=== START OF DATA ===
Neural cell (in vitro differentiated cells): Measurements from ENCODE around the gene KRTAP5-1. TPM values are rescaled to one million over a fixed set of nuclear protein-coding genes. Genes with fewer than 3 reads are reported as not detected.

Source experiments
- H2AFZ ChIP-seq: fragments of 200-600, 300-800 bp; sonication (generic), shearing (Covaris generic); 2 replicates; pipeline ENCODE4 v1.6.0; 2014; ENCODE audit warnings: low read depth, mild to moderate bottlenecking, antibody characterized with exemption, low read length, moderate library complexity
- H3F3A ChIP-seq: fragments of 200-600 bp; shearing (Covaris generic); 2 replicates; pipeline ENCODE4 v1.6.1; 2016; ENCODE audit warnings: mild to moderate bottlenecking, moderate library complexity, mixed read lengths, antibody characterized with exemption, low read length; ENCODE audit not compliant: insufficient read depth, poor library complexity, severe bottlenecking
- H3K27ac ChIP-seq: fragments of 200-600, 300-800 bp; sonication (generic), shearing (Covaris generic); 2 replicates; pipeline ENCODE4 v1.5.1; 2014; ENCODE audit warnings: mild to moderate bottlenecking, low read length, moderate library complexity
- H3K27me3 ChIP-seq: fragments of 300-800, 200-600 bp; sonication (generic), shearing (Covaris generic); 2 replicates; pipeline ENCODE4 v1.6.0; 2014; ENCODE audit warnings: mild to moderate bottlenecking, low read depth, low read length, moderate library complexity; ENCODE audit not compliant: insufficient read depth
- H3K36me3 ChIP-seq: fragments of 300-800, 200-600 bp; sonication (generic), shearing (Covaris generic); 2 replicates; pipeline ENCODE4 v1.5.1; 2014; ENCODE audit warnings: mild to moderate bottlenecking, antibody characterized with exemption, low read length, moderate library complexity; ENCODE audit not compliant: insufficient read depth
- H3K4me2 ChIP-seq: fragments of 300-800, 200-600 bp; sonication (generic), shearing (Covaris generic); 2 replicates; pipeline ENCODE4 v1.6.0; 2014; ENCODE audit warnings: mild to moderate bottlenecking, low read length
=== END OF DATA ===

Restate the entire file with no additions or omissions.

Neural cell (in vitro differentiated cells): Measurements from ENCODE around the gene KRTAP5-1. TPM values are rescaled to one million over a fixed set of nuclear protein-coding genes. Genes with fewer than 3 reads are reported as not detected.

Source experiments
- H2AFZ ChIP-seq: fragments of 200-600, 300-800 bp; sonication (generic), shearing (Covaris generic); 2 replicates; pipeline ENCODE4 v1.6.0; 2014; ENCODE audit warnings: low read depth, mild to moderate bottlenecking, antibody characterized with exemption, low read length, moderate library complexity
- H3F3A ChIP-seq: fragments of 200-600 bp; shearing (Covaris generic); 2 replicates; pipeline ENCODE4 v1.6.1; 2016; ENCODE audit warnings: mild to moderate bottlenecking, moderate library complexity, mixed read lengths, antibody characterized with exemption, low read length; ENCODE audit not compliant: insufficient read depth, poor library complexity, severe bottlenecking
- H3K27ac ChIP-seq: fragments of 200-600, 300-800 bp; sonication (generic), shearing (Covaris generic); 2 replicates; pipeline ENCODE4 v1.5.1; 2014; ENCODE audit warnings: mild to moderate bottlenecking, low read length, moderate library complexity
- H3K27me3 ChIP-seq: fragments of 300-800, 200-600 bp; sonication (generic), shearing (Covaris generic); 2 replicates; pipeline ENCODE4 v1.6.0; 2014; ENCODE audit warnings: mild to moderate bottlenecking, low read depth, low read length, moderate library complexity; ENCODE audit not compliant: insufficient read depth
- H3K36me3 ChIP-seq: fragments of 300-800, 200-600 bp; sonication (generic), shearing (Covaris generic); 2 replicates; pipeline ENCODE4 v1.5.1; 2014; ENCODE audit warnings: mild to moderate bottlenecking, antibody characterized with exemption, low read length, moderate library complexity; ENCODE audit not compliant: insufficient read depth
- H3K4me2 ChIP-seq: fragments of 300-800, 200-600 bp; sonication (generic), shearing (Covaris generic); 2 replicates; pipeline ENCODE4 v1.6.0; 2014; ENCODE audit warnings: mild to moderate bottlenecking, low read length